“Do not fear, for I am with you…” God says. I will bring them. You receive them.

God establishes the bond. We, the church give that bond a place to live and grow. We, the church, offer spiritual nourishment and resources so that everyone has a safe place they can go inward to heal, then reach out to serve. We, the church, invite all who have been formed and created by God into this bond, into this body, and we must speak out any time someone tries to withhold that bond from anyone else.

Each year, during my tenure at Redeemer, I have prayed and discerned a theme upon which we’ve focused, with a goal to bring us beyond any limits that might hinder our forward movement.

2010 was the Year of our Rebirth and rebirth we did. Our labor was difficult, our transitional labor was painful, but our birth was beautiful and new life was begun. This new life was manifest for us in many ways, but particularly through the birth of The Shepherd’s Table and Food Pantry ministries. Devoting ourselves to serving God’s people, using gifts we already had (our building, our kitchen, ourselves), enabled us to heal from our wounds and glorify God.

2011 was the Year of our Youth. Devotion to our children has always been an obvious gift at Redeemer, and while we continue to struggle to find a formation program that will excite and involve us, we did devote ourselves and our resources in 2011 to refurbishing our Youth room. Matthew Kiggen offered our youth his leadership gifts and his youthful energy, supported then by Deacon Pam and now Michele Wiltfong; and our youth developed their own way of serving God’s people. As a result, we have a beloved new “tradition” at Redeemer: the Christmas cards!

2012 was the Year of Hospitality. Our feeding ministries expanded to include the Community Garden, allowing us to welcome Shepherd’s Table guests, and even area churches too small to do it on their own, to grow fresh food on our land. Our hospitality did extend a bit further than we anticipated, until we put up fencing to ensure that at least some of our harvest went to people, not just God’s beloved critters in creation!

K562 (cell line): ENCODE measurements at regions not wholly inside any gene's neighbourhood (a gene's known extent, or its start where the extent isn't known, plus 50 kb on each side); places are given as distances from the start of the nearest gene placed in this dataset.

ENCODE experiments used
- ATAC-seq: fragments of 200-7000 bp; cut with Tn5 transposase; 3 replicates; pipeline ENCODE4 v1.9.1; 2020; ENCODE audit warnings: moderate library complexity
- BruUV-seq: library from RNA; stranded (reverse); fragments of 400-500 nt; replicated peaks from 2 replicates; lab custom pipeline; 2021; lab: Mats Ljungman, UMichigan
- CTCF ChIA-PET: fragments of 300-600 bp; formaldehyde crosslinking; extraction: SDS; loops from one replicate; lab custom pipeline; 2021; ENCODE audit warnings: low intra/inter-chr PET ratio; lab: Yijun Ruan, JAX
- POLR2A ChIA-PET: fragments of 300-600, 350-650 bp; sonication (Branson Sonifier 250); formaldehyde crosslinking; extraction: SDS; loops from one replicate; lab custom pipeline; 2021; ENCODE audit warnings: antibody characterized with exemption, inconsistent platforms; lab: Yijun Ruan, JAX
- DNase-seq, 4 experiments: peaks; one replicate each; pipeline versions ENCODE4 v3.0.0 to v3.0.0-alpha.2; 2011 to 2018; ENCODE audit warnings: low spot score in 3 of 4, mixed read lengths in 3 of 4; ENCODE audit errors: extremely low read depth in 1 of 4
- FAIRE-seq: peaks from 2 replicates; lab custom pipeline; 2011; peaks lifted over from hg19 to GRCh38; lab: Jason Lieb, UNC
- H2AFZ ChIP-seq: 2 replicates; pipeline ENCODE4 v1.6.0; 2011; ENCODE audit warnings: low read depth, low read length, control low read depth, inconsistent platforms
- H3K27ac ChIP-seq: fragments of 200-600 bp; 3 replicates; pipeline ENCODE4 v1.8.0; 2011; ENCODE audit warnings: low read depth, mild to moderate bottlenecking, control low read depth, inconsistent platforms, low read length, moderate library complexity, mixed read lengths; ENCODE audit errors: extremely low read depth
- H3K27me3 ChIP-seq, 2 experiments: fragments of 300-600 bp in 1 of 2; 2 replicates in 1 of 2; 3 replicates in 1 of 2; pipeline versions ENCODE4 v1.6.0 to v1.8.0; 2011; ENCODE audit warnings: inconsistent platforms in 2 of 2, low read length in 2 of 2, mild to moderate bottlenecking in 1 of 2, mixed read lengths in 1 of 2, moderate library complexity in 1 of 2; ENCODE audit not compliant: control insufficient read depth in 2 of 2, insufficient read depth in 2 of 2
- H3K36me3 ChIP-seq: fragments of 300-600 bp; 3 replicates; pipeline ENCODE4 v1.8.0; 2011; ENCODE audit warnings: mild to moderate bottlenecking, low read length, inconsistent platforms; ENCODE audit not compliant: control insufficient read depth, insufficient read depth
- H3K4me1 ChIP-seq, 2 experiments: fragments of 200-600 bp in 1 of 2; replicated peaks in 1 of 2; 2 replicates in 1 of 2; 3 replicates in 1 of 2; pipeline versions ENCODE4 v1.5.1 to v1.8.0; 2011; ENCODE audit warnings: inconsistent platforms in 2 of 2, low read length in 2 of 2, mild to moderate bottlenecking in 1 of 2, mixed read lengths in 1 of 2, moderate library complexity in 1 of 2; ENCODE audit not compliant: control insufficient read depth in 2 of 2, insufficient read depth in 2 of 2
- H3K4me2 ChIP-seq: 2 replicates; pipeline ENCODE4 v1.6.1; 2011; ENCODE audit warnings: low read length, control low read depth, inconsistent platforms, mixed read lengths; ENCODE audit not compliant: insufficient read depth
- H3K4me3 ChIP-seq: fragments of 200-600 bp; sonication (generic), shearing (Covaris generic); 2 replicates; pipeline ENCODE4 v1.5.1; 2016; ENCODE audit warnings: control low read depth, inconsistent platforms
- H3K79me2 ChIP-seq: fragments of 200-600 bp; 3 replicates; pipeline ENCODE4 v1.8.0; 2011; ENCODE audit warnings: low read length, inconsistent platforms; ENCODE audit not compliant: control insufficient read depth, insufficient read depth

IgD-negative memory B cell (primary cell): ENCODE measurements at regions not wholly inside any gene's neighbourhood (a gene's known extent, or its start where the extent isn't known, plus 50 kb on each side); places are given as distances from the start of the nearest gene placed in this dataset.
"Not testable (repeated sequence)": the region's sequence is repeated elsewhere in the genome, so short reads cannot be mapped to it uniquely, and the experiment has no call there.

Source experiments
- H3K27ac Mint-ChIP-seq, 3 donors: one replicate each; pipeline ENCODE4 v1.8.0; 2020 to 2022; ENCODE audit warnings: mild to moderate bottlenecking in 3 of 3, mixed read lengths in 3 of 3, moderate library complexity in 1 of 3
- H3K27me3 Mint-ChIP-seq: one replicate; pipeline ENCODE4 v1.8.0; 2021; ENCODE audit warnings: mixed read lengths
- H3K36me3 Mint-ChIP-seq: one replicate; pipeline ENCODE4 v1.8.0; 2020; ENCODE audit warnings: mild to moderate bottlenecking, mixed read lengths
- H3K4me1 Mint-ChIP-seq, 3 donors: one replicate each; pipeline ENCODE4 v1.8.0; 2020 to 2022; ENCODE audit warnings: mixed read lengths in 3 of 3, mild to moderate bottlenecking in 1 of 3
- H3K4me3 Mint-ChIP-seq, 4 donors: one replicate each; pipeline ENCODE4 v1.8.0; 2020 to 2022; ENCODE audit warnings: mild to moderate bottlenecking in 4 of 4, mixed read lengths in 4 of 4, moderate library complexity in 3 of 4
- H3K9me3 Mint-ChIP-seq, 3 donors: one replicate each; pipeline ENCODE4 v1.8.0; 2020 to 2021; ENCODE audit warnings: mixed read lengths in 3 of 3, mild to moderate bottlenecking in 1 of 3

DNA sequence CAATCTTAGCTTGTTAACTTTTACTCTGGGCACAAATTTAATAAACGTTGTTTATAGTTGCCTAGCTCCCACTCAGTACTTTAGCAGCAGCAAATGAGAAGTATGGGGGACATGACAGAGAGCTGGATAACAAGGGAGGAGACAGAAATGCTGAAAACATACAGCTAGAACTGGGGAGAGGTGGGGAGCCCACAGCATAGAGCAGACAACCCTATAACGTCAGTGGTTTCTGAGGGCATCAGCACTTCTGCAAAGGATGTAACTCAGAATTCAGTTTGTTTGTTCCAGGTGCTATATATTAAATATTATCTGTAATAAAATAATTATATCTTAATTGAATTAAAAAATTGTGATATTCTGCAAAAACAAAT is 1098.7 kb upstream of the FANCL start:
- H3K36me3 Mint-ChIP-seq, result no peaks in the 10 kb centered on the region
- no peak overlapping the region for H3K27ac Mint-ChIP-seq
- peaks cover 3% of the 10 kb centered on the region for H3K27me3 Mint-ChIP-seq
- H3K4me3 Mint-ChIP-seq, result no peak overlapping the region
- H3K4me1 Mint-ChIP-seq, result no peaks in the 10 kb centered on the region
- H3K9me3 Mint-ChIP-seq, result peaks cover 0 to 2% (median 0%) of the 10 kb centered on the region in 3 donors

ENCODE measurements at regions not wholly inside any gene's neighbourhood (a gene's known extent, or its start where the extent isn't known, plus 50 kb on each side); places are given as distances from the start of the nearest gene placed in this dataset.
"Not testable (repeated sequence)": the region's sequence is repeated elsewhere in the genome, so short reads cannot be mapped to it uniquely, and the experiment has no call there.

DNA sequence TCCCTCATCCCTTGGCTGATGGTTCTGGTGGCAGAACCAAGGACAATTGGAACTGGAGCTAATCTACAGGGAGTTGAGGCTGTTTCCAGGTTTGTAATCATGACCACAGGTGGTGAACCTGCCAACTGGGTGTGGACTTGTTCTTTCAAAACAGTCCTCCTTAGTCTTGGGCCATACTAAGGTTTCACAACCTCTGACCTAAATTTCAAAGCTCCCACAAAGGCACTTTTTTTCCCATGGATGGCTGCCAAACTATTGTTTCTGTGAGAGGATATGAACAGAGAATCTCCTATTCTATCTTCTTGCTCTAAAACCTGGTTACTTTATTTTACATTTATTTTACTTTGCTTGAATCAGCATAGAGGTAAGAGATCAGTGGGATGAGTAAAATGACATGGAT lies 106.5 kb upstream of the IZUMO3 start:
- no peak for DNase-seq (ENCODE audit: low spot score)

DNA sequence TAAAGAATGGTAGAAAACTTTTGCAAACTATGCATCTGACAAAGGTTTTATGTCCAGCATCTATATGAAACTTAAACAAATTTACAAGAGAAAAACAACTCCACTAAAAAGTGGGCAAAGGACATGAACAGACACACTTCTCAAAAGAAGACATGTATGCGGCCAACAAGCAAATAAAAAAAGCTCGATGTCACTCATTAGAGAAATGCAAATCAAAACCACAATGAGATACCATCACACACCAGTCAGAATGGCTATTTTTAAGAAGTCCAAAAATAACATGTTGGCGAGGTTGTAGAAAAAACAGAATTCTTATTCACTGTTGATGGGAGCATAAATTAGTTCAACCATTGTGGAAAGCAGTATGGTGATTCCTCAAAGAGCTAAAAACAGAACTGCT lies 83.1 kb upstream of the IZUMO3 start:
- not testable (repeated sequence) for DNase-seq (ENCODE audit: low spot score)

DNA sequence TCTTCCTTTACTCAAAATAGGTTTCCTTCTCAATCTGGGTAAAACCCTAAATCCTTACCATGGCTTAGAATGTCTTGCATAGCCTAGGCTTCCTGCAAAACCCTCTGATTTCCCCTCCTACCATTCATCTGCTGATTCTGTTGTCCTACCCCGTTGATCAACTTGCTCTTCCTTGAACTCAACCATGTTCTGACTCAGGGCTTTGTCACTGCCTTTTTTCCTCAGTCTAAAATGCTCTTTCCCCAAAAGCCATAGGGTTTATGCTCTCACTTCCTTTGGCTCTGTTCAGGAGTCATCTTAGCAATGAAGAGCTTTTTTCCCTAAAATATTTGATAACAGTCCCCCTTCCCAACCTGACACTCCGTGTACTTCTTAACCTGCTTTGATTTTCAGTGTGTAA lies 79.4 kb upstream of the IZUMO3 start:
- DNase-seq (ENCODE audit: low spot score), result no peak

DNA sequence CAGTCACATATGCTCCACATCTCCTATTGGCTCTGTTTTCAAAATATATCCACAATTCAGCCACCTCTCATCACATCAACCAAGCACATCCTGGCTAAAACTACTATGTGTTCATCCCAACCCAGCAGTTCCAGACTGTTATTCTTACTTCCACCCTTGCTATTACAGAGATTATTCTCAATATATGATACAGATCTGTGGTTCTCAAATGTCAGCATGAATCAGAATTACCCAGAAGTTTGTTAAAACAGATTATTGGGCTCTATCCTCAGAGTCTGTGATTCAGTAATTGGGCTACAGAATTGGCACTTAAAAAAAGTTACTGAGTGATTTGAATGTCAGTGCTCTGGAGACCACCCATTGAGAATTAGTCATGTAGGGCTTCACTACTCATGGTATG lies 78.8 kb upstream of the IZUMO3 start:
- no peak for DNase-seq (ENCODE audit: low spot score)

Focusing on inviting in those on the outside, we also prepared for and started our Moveable Feasts, building community among the 20-to-30-somethings who are often outside of church life. We joined with the LGBTQ community locally and across our state, witnessing the truth we know about God’s bond with everyone whom God has created.

We also extended hospitality to ourselves (in a balanced way), tending to our desire for bonding with one another. Parish Life provided us ample opportunities to eat together as we prayed and celebrated feasts and milestones such as weddings, funerals, baptisms and confirmations.

2013 will be for us the Year of Abundance. This was discerned during a discussion with our revitalized Stewardship Committee as they worked and planned last fall. It comes from our continuing experience at Redeemer. We’ve noticed that when we give away all we have, we end up getting back that much and more. It’s been an ongoing rhythm, a flow of living water. All we had to do was receive the gifts God poured upon us, then give them away again. It’s been a joyful, transforming experience, and it’s come from our willingness to die to ourselves and live to serve God and God’s people.

We’ve learned from our experience together that when we trust God, and God’s love for us and for all whom God draws to us, the heavens will open and God’s grace will pour upon us and we will hear God’s affirmation: “You are my beloved… with you I am well pleased.”

We are precious in the sight of God, honored, and beloved. It’s exciting, and a little bit frightening, to consider where God will lead us in this next year. But it requires our invitation. Like Jesus, we must go to the river. Like Jesus, we must submit to our Baptism – a baptism of the Holy Spirit and fire. Like Jesus, we must pray and wait to hear God’s word for us.

Then we can live the bond of Spirit and flesh we are. Thanks be to God! Amen.